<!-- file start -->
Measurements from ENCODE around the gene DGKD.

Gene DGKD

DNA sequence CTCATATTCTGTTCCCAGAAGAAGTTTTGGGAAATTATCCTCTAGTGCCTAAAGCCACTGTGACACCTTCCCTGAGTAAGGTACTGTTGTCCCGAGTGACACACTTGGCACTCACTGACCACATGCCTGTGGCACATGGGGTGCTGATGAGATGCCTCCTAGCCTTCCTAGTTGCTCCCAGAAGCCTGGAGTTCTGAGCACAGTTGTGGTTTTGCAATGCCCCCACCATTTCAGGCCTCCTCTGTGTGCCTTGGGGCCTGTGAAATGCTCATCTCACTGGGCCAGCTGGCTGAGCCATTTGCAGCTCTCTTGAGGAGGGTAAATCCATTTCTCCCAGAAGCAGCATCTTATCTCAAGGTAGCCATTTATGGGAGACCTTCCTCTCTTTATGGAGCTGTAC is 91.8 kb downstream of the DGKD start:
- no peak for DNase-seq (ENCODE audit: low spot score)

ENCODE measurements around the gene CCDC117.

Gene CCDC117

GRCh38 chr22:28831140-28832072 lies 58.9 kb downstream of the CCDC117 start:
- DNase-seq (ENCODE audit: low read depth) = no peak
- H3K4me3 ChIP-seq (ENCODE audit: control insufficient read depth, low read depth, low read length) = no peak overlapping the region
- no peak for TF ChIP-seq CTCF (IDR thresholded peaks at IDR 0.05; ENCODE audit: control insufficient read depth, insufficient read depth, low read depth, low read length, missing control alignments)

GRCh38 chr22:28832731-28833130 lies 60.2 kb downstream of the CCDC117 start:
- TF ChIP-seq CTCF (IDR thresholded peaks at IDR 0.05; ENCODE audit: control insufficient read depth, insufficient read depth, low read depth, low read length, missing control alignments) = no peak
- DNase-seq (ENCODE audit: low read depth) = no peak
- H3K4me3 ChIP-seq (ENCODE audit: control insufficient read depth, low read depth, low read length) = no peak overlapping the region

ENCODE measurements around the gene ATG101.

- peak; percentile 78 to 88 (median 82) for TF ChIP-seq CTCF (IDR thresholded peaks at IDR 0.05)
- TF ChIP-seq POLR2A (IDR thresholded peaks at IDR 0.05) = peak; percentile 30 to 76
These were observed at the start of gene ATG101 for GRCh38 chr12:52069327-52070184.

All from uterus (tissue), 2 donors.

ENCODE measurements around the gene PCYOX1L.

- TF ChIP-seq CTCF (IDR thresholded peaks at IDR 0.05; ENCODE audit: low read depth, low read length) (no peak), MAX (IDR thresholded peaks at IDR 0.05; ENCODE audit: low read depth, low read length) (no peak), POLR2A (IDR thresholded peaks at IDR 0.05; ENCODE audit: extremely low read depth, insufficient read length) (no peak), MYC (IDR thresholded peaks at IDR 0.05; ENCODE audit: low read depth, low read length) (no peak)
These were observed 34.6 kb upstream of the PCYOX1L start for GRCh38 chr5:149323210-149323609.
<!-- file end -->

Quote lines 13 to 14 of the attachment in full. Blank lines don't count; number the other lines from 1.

- DNase-seq (ENCODE audit: low read depth) = no peak
- H3K4me3 ChIP-seq (ENCODE audit: control insufficient read depth, low read depth, low read length) = no peak overlapping the region